On the way back to Poipu, we decided to stop in Port Allen to make sure we knew where to meet the catamaran on Friday (and found out that we overpaid $20 per couple by booking through Snorkel Bob's rather than direct. Live and learn, but we didn't mind too much, as we are sure the trip will be worth it). We also wanted to time the drive, because we were told to be present at 7 a.m. Sharp. We'd been told the drive would take 15 minutes. Hah! It took exactly 30 minutes to get to Poipu Makai. I guess they must have meant 15 minutes of highway time, not counting getting to and from the highway. Anyhow, we were glad that we took the time and trouble to find this out. And now, you don't have to. Isn't that superb?

Recognize that guy with Harry? Dirty jobs!
Photo by Chris. All rights reserved.
And, loh! Right across the street from Kauai Sea Tours, what did we see? The “original red dirt shirt” factory and outlet store! Everywhere you shop, you will see “original red dirt shirts” for sale. According to the tag, “On September 11, 1992, the flooding from hurricane Iniki damaged so many shirts at Paradise Sportswear, a small island screenprinting company, that we were on the verge of bankruptcy. To save the shirts and company, we developed a unique dirt dyeing process that grew into a worldwide brand.” It's a story of ingenuity, creativity, and survival. The shirts are rough and grainy feeling when you buy them (Yes, Harry got one. And so did Bob), and they need to be washed in cold water and a mild detergent a couple of times before you can wear them. Unless, of course, you'd like to dye your skin with this red dirt. They turn nice and soft and have a slightly faded look. Harry's has a picture of the Kauai Bird of Paradise, (not an) Endangered Species. You know, a rooster. I was sorely tempted to purchase a “dirt bag,” just because. But I resisted the urge. I'm kind of sorry I did. As a matter of interest if you're shopping, the factory outlet had the widest selection of shirts that we saw; however, they were the same price as everywhere else. Franchises are available!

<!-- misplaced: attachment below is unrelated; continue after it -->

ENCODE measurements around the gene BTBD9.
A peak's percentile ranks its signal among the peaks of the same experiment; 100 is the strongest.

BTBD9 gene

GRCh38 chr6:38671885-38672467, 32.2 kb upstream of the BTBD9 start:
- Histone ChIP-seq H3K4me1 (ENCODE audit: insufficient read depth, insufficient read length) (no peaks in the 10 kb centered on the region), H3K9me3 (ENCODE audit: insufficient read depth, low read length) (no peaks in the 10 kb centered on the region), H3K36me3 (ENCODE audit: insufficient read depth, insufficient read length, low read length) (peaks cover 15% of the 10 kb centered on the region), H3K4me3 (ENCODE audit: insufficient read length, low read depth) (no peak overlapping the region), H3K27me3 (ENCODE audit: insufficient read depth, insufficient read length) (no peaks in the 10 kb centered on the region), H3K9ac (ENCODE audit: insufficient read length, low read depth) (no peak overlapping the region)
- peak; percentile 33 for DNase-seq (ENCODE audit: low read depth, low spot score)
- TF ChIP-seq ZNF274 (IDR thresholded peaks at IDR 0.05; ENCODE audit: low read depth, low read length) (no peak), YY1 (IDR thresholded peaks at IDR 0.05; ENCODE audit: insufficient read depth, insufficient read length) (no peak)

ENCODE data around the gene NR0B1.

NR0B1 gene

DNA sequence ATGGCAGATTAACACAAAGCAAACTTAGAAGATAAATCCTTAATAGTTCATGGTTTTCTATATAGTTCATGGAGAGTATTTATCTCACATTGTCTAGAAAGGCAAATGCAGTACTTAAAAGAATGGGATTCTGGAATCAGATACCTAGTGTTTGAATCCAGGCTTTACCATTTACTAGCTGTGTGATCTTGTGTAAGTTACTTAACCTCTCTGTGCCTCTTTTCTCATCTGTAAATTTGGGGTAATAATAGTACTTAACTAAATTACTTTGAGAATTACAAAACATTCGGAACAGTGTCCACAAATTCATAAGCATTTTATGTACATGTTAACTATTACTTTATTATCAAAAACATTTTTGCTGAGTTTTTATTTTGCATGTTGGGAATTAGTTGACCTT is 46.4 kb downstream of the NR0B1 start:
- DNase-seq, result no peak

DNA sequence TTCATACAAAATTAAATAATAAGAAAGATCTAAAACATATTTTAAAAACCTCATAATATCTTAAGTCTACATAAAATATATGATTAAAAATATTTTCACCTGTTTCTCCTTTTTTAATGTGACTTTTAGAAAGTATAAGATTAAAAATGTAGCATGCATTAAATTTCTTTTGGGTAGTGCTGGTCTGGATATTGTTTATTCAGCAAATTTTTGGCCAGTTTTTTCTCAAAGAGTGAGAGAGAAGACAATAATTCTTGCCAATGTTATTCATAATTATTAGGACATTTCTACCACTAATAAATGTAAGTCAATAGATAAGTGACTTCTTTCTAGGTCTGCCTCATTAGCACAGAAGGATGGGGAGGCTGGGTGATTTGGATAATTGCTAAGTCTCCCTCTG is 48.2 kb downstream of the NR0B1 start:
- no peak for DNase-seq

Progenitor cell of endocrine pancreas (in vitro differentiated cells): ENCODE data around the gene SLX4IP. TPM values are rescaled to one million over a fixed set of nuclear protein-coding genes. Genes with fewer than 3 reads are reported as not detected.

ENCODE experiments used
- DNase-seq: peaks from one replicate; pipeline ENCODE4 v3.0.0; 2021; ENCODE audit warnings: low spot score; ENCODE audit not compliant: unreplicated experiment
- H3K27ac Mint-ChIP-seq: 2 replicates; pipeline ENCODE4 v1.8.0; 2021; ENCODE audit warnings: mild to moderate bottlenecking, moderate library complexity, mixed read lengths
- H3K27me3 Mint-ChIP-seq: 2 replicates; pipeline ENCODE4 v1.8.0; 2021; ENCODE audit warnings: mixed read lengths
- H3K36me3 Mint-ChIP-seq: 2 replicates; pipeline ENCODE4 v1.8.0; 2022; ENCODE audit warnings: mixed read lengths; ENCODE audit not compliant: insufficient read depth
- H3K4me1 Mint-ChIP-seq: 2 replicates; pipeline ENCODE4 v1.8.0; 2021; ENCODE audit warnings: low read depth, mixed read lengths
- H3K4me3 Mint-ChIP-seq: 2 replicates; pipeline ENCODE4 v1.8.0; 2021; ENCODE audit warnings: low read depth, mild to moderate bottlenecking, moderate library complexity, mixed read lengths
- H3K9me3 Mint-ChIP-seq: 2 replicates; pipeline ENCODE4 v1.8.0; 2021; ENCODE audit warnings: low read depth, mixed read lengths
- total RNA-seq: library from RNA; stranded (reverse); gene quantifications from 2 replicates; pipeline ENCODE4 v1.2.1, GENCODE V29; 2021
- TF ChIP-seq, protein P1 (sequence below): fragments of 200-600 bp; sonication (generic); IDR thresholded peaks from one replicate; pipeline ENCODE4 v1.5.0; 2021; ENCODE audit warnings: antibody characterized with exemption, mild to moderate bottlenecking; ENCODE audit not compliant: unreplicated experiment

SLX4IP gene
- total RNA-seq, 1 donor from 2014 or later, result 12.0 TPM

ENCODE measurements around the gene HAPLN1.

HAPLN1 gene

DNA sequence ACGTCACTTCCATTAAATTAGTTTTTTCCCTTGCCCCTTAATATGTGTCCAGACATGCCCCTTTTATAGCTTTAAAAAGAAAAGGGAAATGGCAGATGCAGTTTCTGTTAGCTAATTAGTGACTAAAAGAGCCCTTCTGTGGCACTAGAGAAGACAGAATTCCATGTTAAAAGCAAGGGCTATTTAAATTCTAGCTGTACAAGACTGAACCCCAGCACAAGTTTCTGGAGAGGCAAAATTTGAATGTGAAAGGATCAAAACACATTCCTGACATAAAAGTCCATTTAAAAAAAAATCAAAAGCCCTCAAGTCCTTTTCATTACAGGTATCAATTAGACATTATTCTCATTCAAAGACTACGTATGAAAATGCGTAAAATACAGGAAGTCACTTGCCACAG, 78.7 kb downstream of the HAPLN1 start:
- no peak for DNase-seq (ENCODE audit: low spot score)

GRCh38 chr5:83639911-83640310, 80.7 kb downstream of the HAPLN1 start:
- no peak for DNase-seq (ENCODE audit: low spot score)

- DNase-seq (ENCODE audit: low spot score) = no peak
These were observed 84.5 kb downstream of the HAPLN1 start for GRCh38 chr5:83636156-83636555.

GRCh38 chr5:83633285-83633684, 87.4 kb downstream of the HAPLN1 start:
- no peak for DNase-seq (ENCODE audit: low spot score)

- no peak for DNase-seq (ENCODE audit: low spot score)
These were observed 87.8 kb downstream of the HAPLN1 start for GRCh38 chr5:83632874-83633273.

Just another sunset in paradise...
Photo by Chris. All rights reserved.
We arrived home in time to see the most gorgeous sunset (yay!), and we had steak and salad for dinner at the condo. Karen BBQ'd the steaks out by the pool after I had applied the dry rub, and I prepared the salad while she was doing that. We are “pitching in.” So far, we seem to vacation exceedingly well together.

Now, if Harry will stop thinking it's a race when we get in the water to snorkel, that'll be a huge improvement. It about wore me out having to chase him down today, as he's a much stronger swimmer than I. Please note: You do not have to be a great swimmer to enjoy snorkeling. You just have to be able to float in salt water and propel yourself with your fins. And not very well, at that. You can wear a flotation vest if you are nervous about getting tired. Take your time. Linger here and there. When you're still and not splashing around, all kinds of little sea creatures will come out of their hiding places, and your reward will be great fun!

Tomorrow, we might go to Fern Grotto. Or Anini Beach. Or wherever we feel like going. We'll see what the day brings. It's been a good day today, and I'm sad to say that our vacation is half over...